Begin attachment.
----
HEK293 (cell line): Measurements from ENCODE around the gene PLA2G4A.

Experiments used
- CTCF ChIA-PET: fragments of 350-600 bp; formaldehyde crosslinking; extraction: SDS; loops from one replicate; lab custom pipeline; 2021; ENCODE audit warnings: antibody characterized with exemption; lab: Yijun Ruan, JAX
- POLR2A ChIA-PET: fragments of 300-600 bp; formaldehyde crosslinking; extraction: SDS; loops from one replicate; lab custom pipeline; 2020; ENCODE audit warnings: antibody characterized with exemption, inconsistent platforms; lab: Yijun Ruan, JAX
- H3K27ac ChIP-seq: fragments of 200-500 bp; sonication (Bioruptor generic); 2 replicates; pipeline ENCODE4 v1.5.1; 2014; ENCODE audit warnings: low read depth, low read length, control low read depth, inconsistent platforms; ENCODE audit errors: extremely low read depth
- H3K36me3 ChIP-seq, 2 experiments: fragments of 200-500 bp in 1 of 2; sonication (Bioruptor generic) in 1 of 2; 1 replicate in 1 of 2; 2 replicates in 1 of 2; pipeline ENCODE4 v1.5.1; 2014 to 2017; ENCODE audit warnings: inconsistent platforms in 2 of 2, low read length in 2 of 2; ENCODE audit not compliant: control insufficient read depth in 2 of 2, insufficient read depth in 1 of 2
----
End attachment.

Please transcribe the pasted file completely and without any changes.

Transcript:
HEK293 (cell line): Measurements from ENCODE around the gene PLA2G4A.

Experiments used
- CTCF ChIA-PET: fragments of 350-600 bp; formaldehyde crosslinking; extraction: SDS; loops from one replicate; lab custom pipeline; 2021; ENCODE audit warnings: antibody characterized with exemption; lab: Yijun Ruan, JAX
- POLR2A ChIA-PET: fragments of 300-600 bp; formaldehyde crosslinking; extraction: SDS; loops from one replicate; lab custom pipeline; 2020; ENCODE audit warnings: antibody characterized with exemption, inconsistent platforms; lab: Yijun Ruan, JAX
- H3K27ac ChIP-seq: fragments of 200-500 bp; sonication (Bioruptor generic); 2 replicates; pipeline ENCODE4 v1.5.1; 2014; ENCODE audit warnings: low read depth, low read length, control low read depth, inconsistent platforms; ENCODE audit errors: extremely low read depth
- H3K36me3 ChIP-seq, 2 experiments: fragments of 200-500 bp in 1 of 2; sonication (Bioruptor generic) in 1 of 2; 1 replicate in 1 of 2; 2 replicates in 1 of 2; pipeline ENCODE4 v1.5.1; 2014 to 2017; ENCODE audit warnings: inconsistent platforms in 2 of 2, low read length in 2 of 2; ENCODE audit not compliant: control insufficient read depth in 2 of 2, insufficient read depth in 1 of 2